Why was the SW ring road planned through a First Nations reserve? How did the Weaselhead come to be owned by the City of Calgary? Why are Unexploded Ordnance being found in the Elbow river valley?
I will be leading a walk that will look at the history of the SW Ring Road, and give anyone who is interested the chance to explore the past, present, and future of the Weaselhead; one of the most historically rich areas of Calgary.
Travel along the first Provincial highway that was built through the Tsuut’ina Nation reserve over 100 years ago (with origins dating back even before the signing of Treaty 7) and through land that was purchased in the 1930s for the Glenmore Reservoir. See where the Canadian Military operated the largest WWI training camp in Western Canada, and explore the legacy of disputed land ownership and unexploded ordnance that years of military use has left behind. Experience one of the quietest corners of the city to see where the SW Ring Road is planned to be built, see where previous plans would have located the road, and look at the role that future economic development played getting the road approved.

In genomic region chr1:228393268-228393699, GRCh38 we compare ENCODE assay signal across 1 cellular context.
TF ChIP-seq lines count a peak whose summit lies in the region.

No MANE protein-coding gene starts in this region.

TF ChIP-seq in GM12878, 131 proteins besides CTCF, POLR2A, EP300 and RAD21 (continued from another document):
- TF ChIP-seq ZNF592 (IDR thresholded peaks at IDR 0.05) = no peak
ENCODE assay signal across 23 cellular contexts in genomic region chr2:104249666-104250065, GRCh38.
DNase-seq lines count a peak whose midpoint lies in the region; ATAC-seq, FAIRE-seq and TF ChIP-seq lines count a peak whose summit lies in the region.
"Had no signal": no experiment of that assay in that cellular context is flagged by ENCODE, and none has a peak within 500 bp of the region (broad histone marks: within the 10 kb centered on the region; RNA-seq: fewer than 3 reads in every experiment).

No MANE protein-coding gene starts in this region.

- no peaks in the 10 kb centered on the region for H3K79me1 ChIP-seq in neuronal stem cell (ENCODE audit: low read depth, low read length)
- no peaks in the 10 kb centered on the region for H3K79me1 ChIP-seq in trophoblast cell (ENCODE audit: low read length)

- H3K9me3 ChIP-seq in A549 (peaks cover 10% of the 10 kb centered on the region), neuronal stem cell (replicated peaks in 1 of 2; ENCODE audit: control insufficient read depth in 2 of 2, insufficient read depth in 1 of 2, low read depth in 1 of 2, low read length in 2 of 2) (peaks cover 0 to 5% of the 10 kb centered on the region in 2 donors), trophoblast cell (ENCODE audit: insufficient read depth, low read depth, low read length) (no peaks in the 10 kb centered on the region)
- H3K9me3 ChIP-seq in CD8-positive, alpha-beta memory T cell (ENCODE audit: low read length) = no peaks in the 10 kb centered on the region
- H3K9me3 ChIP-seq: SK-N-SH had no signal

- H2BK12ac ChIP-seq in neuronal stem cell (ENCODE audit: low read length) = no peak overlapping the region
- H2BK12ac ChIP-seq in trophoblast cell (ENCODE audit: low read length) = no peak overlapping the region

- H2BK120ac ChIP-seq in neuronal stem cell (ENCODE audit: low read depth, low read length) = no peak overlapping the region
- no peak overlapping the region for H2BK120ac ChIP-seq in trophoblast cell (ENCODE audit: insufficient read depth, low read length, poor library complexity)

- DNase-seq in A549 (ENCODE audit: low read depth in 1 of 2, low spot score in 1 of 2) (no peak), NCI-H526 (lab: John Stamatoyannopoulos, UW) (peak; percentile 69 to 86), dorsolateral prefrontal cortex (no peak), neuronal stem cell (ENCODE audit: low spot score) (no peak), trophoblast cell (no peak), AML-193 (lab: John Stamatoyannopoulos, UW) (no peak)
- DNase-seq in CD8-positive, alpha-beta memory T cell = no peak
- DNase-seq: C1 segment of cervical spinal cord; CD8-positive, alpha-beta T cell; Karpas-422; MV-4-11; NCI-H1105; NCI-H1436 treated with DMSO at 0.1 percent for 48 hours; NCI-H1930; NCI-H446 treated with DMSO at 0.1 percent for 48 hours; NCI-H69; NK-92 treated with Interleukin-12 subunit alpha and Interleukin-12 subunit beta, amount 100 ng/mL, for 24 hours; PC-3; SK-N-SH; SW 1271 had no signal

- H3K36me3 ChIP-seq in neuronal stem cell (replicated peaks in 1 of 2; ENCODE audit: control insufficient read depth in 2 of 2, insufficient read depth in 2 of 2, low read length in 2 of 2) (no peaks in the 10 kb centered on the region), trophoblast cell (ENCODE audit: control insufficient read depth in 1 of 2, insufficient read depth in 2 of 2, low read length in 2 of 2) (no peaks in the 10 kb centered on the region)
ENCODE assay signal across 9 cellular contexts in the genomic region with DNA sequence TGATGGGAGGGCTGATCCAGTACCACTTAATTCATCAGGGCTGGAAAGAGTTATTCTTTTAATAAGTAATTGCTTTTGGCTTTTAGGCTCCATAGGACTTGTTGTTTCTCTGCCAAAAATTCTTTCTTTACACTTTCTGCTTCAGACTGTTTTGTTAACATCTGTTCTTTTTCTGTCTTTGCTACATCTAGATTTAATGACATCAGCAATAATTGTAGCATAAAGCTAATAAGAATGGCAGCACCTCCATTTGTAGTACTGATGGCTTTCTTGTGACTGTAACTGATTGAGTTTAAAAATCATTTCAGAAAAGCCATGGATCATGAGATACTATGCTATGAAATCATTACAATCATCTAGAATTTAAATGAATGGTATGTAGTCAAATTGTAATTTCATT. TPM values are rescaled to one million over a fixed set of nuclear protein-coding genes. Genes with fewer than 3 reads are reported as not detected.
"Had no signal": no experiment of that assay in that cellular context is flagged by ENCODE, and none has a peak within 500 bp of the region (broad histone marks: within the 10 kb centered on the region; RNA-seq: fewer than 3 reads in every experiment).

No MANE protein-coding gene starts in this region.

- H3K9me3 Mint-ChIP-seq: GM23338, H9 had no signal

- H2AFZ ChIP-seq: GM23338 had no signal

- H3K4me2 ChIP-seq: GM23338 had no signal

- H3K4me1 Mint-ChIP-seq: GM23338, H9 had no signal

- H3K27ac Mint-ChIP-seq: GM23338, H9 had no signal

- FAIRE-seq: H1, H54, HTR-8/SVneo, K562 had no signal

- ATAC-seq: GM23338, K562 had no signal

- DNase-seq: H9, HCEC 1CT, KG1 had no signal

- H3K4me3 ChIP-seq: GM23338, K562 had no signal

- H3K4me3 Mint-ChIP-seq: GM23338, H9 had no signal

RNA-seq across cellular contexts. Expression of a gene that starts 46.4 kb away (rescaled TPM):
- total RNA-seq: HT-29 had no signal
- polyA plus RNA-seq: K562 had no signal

Date: May 3, 2015
Time: 1:00 pm
Duration: about 2 hours
Meeting Place: Weaselhead Parking Lot (West side of the corner of 37th street SW and 66th avenue SW in Lakeview)
Jane’s Walk in Calgary
Click here to visit the Jane’s Walk description for this walk
Cllick here to see all of the Jane’s Walks that will be happening this year (more will be added over the coming weeks)